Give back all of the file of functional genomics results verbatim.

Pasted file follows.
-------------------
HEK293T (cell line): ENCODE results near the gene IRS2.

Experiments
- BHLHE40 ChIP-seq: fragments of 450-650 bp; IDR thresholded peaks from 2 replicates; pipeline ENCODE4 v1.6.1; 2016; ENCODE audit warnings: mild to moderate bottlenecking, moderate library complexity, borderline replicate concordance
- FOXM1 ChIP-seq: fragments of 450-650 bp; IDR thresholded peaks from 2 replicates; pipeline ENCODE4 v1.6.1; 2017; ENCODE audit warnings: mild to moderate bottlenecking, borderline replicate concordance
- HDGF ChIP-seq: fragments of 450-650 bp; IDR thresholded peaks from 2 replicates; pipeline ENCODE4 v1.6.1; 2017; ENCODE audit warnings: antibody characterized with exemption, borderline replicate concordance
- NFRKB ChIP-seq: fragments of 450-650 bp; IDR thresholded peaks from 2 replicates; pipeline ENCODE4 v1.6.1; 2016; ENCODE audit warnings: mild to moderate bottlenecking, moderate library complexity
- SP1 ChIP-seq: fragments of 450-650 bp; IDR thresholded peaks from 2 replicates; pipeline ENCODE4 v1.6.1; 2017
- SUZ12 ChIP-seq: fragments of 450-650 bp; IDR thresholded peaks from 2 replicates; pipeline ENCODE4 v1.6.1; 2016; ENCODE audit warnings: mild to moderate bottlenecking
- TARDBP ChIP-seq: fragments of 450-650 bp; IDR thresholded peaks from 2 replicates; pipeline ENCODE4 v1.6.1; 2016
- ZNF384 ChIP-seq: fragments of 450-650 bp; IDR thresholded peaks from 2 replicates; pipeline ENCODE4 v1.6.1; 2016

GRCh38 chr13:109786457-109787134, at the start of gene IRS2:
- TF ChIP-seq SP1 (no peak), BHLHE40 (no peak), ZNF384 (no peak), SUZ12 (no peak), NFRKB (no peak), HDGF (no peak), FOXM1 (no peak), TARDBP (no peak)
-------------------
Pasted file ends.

HEK293T (cell line): ENCODE results near the gene IRS2.

Experiments
- BHLHE40 ChIP-seq: fragments of 450-650 bp; IDR thresholded peaks from 2 replicates; pipeline ENCODE4 v1.6.1; 2016; ENCODE audit warnings: mild to moderate bottlenecking, moderate library complexity, borderline replicate concordance
- FOXM1 ChIP-seq: fragments of 450-650 bp; IDR thresholded peaks from 2 replicates; pipeline ENCODE4 v1.6.1; 2017; ENCODE audit warnings: mild to moderate bottlenecking, borderline replicate concordance
- HDGF ChIP-seq: fragments of 450-650 bp; IDR thresholded peaks from 2 replicates; pipeline ENCODE4 v1.6.1; 2017; ENCODE audit warnings: antibody characterized with exemption, borderline replicate concordance
- NFRKB ChIP-seq: fragments of 450-650 bp; IDR thresholded peaks from 2 replicates; pipeline ENCODE4 v1.6.1; 2016; ENCODE audit warnings: mild to moderate bottlenecking, moderate library complexity
- SP1 ChIP-seq: fragments of 450-650 bp; IDR thresholded peaks from 2 replicates; pipeline ENCODE4 v1.6.1; 2017
- SUZ12 ChIP-seq: fragments of 450-650 bp; IDR thresholded peaks from 2 replicates; pipeline ENCODE4 v1.6.1; 2016; ENCODE audit warnings: mild to moderate bottlenecking
- TARDBP ChIP-seq: fragments of 450-650 bp; IDR thresholded peaks from 2 replicates; pipeline ENCODE4 v1.6.1; 2016
- ZNF384 ChIP-seq: fragments of 450-650 bp; IDR thresholded peaks from 2 replicates; pipeline ENCODE4 v1.6.1; 2016

GRCh38 chr13:109786457-109787134, at the start of gene IRS2:
- TF ChIP-seq SP1 (no peak), BHLHE40 (no peak), ZNF384 (no peak), SUZ12 (no peak), NFRKB (no peak), HDGF (no peak), FOXM1 (no peak), TARDBP (no peak)